Dozens of women suffered "horrific" acts at the hands of a human trafficking ring that operated across the country, police north of Toronto said Wednesday as they announced more than 30 arrests in the case.
The operation was allegedly run by a single "kingpin" and involved three of his brothers in high positions, Insp. Thai Truong of the York Regional Police said.
It operated for more than a year and had contact with dozens of women over that time, Truong alleged, adding that those caught in its web are the true focus.
"To the naked eye it may appear that these females that are involved in the sex trade are willing participants," Truong said at a news conference. "They may smile at you, they may not even appear to be controlled or victimized."
But, he added, police "have seen the horrific things that are happening to these women. They're controlled in every way imaginable."
Truong alleged the organization focused on human trafficking, but also dabbled in fraud, drug trafficking and other illegal activities. Police have arrested 31 people in connection with its operations and they face more than 300 charges between them, he said, noting investigators are still looking for 11 more suspects.
He said the investigation began a year ago when two women attempting to escape control of the alleged ringleader, Jonathan Nyangwila, reached out to officers from a hotel in Vaughan, Ont.
Truong did not specify exactly how long the group had been in operation, but said it's been recruiting women for several years. Many of those women, he said, are sex-trade workers in Quebec and range in age from their early 20s to their mid 30s.
Once involved, the women were shuffled west to Ontario and other Canadian provinces, where they were controlled by means including physical violence, emotional manipulation, drugs and alcohol, Truong alleged.
He said the women were forced to work constantly, allegedly bringing in what he called a conservative average of $1,000 a day for the organization.
The investigation into the group's activities, dubbed Project Coalesce, identified 45 women believed to be in contact with the organization over the past year, Truong said. The current raft of charges relate to just 12 of them.
Truong said the alleged ring was more structured and tight-knit than many other similar operations across the country, suggesting the group was unique in the force's experience.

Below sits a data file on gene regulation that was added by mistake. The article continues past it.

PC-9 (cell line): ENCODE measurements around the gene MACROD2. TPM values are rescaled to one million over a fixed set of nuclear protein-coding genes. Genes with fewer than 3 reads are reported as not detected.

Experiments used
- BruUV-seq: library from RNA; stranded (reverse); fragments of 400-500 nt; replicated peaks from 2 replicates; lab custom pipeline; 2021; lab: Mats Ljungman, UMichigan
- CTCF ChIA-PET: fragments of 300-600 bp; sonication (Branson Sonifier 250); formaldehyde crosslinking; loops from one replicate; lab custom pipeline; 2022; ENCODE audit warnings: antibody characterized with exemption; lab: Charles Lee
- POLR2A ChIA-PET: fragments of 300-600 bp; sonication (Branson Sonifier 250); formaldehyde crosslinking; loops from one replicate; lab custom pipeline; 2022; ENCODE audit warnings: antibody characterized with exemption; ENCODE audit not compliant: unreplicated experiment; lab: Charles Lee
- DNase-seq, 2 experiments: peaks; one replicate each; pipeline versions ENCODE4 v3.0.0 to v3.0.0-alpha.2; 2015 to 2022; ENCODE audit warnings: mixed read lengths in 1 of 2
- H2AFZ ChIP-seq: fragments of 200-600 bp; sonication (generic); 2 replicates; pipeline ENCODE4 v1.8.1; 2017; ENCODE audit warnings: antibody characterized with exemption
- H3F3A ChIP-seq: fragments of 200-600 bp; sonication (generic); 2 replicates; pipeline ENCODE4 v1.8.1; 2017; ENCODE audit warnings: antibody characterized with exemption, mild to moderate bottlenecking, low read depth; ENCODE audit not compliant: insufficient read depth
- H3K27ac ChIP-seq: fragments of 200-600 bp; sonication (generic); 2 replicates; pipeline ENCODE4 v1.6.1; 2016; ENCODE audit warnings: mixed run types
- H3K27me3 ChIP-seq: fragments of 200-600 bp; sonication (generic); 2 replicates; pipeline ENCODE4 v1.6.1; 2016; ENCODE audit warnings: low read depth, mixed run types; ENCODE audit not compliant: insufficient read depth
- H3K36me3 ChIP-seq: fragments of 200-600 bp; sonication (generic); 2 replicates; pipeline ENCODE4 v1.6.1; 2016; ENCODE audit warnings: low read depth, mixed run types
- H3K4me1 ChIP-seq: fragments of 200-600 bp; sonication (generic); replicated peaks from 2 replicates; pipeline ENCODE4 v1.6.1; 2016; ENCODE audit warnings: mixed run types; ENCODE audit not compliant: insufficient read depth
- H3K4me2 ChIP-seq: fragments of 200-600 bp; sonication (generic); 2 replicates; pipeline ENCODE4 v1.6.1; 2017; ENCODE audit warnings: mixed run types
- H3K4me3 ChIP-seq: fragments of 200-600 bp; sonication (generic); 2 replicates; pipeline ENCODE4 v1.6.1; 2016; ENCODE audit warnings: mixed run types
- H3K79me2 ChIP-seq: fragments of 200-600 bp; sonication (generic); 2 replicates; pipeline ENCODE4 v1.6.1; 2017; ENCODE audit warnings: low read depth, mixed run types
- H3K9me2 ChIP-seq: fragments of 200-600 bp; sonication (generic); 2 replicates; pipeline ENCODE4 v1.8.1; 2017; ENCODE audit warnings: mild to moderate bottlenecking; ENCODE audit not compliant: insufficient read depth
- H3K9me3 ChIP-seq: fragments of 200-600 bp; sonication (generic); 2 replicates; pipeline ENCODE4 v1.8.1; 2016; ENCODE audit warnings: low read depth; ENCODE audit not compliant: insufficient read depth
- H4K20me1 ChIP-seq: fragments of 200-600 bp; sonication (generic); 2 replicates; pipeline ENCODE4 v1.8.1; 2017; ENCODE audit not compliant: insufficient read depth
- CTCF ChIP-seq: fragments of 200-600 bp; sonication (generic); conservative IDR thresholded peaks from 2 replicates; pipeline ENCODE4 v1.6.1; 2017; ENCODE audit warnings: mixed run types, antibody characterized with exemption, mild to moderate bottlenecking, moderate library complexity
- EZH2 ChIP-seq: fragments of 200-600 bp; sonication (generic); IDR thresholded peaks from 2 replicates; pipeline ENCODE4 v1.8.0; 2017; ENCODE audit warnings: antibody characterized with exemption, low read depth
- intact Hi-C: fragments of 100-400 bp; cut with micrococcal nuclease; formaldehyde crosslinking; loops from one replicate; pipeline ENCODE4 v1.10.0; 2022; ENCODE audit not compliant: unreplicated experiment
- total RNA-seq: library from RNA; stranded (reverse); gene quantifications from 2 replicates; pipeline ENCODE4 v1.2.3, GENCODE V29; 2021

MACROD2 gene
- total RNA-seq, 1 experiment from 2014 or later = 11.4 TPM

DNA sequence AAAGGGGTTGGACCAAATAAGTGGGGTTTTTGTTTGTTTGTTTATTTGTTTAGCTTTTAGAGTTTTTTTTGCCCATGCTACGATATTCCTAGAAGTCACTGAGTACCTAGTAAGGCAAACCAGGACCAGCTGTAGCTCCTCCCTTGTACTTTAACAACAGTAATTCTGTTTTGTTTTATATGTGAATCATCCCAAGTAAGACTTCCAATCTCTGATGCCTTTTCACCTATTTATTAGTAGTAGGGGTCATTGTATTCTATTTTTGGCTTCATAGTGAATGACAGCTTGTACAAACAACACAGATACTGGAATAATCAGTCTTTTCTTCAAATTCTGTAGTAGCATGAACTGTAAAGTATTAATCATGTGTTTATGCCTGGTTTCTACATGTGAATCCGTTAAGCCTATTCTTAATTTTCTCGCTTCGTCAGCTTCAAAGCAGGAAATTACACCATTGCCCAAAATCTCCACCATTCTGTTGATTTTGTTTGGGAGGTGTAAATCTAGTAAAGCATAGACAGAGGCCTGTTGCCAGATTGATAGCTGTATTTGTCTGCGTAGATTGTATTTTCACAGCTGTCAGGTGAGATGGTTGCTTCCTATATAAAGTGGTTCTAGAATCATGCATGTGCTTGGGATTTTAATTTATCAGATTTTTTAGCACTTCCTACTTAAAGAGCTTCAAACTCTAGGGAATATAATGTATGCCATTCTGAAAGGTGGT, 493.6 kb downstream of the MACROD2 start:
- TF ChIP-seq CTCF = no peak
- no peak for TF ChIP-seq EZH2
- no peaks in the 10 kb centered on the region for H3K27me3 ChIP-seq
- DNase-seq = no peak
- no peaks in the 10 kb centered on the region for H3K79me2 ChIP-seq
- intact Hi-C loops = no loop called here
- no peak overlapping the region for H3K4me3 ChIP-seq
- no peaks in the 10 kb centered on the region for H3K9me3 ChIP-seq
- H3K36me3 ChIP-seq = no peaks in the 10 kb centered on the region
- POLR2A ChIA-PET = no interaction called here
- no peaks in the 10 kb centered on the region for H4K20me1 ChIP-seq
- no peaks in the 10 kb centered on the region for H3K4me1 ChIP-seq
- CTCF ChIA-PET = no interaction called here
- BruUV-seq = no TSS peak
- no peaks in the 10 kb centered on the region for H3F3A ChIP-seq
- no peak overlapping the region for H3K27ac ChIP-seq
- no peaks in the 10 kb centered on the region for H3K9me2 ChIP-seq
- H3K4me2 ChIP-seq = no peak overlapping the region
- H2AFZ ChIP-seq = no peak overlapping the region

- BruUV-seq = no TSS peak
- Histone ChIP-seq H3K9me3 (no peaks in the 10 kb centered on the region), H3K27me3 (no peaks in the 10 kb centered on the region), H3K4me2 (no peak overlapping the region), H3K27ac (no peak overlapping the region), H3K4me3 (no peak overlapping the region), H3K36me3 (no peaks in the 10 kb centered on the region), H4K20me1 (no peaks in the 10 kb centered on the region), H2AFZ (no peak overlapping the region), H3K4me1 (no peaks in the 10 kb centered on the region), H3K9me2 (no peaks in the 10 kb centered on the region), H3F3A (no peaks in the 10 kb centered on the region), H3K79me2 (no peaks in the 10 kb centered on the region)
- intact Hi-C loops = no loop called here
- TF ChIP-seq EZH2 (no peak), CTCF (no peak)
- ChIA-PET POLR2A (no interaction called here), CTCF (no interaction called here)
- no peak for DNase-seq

He said that while Nyangwila is suspected of controlling the operation, all members serving under him — including three of his brothers — all allegedly held their own "stable" of victims that were subject to the whims of the other members.
"For the first time, we're actually seeing girls traded within and girls being controlled by other individuals for the benefit of the organization," he said.
According to the Canadian Centre to End Human Trafficking, however, this arrangement is increasingly common.
Chief Executive Officer Barbara Gosse said "peer-to-peer" trafficking is a phenomenon researchers are encountering more often, noting such activities sometimes take place within networks whose members are still in high school.
She said the case involving what police dubbed the "Nyangwila group" also illustrates another emerging trend — a growing tendency to shuffle victims between cities and provinces.
Such a move, she said, serves a purpose beyond helping would-be traffickers evade police.
"When victims and survivors are moved they become disoriented, and that's exactly what the traffickers want," Gosse said. "They don't want them attached to anyone, they don't want them speaking to anyone, they want to isolate them."
Nyangwila was arrested in July and faces an unspecified number of charges, police said.
Truong alleges Nyangwila continued to run the organization from behind bars, a scenario he said is not uncommon.
"He's not confined 24 hours a day with no contact," Truong said. "He has contact while in jail, and through those contacts and those opportunities he can still ... give orders."
The bulk of the remaining arrests came last week, and Truong said the project is expected to remain open for some time.
This report by The Canadian Press was originally published on Oct. 16, 2019.
Michelle McQuigge, The Canadian Press